The path was as follows*
*all grounding wire was stranded or solid copper, with an identifiable (green) jacket

1. Equipment chassis to each rack's grounding bar = #12 AWG ground wire
2. Rack's grounding bar to star ground (no more than 70ft distance) = #6AWG  ground
3. Star ground to building ground (may be several hundred ft) =#1 AWG ground wire

In many instances, the above grounding of equipment chassis is not necessary. However, when you are dealing with unreliable power sources, and highly sensitive digital equipment, these can prevent future problems. Also, if a ground hum does occur, you can try disconnecting the chassis of a given set of equipment as a process of elimination.

In addition to the chassis ground, the audio ground for analog XLR balanaced lines can also be a factor in ground loops. In some cases, doing a ground lift (leaving pin one unattached) at the destination end of an audio path is sufficient to maintain adequate signal quality, RFI rejection, while preventing the ground loop.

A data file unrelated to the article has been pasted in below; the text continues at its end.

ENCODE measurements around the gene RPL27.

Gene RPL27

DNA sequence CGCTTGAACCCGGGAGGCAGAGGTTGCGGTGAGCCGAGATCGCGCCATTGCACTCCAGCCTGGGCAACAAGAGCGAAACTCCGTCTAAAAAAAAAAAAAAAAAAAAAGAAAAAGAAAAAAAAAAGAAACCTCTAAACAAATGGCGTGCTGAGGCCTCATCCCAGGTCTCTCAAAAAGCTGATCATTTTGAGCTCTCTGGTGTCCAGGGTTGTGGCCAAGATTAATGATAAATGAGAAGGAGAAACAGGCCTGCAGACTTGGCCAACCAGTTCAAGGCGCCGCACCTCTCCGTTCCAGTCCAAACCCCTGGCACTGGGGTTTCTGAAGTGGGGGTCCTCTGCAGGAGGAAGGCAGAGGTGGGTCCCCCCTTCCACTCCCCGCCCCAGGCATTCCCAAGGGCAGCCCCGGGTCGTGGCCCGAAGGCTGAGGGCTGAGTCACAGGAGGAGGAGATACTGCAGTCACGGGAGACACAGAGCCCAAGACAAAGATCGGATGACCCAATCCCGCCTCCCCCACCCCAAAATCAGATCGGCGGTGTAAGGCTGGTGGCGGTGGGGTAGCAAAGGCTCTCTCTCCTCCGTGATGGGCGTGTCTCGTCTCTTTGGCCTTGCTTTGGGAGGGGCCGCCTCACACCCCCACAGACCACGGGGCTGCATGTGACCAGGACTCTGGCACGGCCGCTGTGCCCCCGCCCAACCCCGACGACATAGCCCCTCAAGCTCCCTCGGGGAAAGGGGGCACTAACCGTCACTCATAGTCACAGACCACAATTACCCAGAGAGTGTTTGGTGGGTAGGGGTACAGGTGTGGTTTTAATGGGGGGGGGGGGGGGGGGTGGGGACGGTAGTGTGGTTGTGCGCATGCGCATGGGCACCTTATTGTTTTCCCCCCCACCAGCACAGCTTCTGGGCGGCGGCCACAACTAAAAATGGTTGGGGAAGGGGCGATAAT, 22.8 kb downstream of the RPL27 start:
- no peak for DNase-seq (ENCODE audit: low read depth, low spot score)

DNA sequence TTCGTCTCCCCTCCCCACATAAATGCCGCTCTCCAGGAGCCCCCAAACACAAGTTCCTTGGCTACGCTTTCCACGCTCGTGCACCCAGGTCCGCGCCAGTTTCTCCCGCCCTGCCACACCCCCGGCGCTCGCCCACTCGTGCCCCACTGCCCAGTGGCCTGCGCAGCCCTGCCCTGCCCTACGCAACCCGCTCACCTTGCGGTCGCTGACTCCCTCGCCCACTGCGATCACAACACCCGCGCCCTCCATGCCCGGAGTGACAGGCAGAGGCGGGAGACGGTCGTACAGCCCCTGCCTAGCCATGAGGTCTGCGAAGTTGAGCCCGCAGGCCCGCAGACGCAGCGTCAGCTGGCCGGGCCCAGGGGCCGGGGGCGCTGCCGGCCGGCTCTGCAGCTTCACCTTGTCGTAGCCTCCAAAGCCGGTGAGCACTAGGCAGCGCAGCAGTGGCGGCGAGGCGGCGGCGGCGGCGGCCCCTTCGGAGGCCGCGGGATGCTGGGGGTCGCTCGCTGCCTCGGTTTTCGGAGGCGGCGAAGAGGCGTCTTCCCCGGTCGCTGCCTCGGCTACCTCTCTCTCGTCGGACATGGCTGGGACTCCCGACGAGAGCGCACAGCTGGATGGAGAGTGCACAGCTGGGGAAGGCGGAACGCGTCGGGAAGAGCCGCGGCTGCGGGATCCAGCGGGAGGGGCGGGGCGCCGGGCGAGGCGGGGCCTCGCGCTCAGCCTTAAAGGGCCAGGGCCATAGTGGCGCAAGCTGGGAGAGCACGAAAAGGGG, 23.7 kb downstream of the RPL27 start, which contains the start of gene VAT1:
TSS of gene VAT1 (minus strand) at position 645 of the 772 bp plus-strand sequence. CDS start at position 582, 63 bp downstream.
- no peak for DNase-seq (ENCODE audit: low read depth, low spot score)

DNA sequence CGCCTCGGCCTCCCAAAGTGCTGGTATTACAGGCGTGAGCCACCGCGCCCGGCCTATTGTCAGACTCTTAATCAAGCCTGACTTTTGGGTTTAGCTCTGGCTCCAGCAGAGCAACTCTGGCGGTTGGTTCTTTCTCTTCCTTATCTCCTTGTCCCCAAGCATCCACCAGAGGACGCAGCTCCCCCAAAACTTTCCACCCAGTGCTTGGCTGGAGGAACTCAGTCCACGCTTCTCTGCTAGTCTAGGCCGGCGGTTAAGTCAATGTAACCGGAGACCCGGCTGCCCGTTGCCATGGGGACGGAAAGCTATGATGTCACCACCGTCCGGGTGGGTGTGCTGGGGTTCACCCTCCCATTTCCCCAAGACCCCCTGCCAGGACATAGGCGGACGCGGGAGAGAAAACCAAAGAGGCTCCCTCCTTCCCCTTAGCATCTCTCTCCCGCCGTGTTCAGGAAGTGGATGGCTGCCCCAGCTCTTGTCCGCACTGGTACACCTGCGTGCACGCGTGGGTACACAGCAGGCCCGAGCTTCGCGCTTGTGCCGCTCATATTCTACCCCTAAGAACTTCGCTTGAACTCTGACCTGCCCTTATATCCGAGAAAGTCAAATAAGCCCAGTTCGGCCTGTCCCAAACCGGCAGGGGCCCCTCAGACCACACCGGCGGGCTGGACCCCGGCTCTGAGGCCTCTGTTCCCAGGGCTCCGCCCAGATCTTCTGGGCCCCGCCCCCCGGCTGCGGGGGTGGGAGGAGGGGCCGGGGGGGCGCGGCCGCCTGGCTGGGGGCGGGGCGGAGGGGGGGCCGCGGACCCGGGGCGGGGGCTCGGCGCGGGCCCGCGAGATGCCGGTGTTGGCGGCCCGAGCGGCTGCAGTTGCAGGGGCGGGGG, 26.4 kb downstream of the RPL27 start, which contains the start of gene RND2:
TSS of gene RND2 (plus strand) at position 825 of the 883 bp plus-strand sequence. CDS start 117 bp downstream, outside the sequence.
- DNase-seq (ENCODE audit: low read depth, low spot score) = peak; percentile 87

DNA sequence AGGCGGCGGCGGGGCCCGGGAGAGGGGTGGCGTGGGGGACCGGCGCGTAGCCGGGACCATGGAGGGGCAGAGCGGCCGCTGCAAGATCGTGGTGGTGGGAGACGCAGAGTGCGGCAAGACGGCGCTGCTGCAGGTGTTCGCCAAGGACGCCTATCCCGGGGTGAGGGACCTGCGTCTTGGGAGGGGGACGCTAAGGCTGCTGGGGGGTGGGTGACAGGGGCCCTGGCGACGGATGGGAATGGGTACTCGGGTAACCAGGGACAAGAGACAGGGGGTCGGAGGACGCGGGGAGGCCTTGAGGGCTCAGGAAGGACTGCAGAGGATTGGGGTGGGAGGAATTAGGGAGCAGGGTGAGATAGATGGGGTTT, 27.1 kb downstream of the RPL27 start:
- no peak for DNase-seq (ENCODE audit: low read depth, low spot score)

Depending upon the physical configuration & location of your networking and Digital Audio equipment, the same process may or may not apply. Chassis grounds are similarly applicable to rack-mounted equipment. However when it comes to the link between DAW host computers and the audio interface boxes, there is extra potential for ground hum.

Some DAW hardware has a duplication of power source - where the computer powers the sound card bus, and the Interface box is powered, but power is being sent through the audio cable from sound card to interface. Add to the chain a small powered mixer, and the audio grounding becomes further looped. Its important to establish a ground lift in the appropriate audio connectors, to solve this hum.

Stand-alone DAW's generally do not require extra grounding. However, once they enter a network configuration, the issues I've just outlined will become more relevant. For the computer-network side of things, isolated ground power receptacles should be adequate. Although computer networks are not my area of expertise, my experience with the duplicate power DAW mentioned above tells me that erring on the side of ground isolation, as opposed to creating another star ground system, would be a good starting place.